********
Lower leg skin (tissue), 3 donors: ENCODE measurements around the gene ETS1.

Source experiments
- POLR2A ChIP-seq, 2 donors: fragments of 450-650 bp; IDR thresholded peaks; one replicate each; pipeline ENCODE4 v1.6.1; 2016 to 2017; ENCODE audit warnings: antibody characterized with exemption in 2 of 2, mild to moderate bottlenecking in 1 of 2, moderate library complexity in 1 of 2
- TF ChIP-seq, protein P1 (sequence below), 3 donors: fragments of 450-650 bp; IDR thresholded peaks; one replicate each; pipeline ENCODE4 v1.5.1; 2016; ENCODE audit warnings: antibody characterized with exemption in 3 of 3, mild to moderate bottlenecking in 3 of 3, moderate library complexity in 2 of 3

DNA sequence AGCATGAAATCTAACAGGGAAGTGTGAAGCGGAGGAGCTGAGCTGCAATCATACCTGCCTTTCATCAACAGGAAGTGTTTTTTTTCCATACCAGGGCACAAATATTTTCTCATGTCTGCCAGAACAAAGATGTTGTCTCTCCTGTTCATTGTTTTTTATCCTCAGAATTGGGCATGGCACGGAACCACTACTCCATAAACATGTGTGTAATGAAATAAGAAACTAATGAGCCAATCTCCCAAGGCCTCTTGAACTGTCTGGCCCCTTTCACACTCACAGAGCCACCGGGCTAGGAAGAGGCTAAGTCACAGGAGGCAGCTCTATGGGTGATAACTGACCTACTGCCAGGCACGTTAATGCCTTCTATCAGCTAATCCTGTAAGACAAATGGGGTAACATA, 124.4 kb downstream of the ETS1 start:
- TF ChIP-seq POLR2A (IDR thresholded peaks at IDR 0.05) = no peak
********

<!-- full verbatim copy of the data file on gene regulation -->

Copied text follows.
Lower leg skin (tissue), 3 donors: ENCODE measurements around the gene ETS1.

Source experiments
- POLR2A ChIP-seq, 2 donors: fragments of 450-650 bp; IDR thresholded peaks; one replicate each; pipeline ENCODE4 v1.6.1; 2016 to 2017; ENCODE audit warnings: antibody characterized with exemption in 2 of 2, mild to moderate bottlenecking in 1 of 2, moderate library complexity in 1 of 2
- TF ChIP-seq, protein P1 (sequence below), 3 donors: fragments of 450-650 bp; IDR thresholded peaks; one replicate each; pipeline ENCODE4 v1.5.1; 2016; ENCODE audit warnings: antibody characterized with exemption in 3 of 3, mild to moderate bottlenecking in 3 of 3, moderate library complexity in 2 of 3

DNA sequence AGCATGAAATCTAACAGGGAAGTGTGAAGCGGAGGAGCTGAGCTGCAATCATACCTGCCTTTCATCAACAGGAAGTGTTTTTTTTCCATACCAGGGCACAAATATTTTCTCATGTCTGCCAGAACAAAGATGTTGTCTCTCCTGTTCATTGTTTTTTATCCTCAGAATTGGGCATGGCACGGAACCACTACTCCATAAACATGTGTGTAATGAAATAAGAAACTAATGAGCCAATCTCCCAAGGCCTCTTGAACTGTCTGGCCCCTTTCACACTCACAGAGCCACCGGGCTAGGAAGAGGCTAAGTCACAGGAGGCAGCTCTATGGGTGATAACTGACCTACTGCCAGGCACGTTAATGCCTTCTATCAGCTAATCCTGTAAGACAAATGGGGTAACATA, 124.4 kb downstream of the ETS1 start:
- TF ChIP-seq POLR2A (IDR thresholded peaks at IDR 0.05) = no peak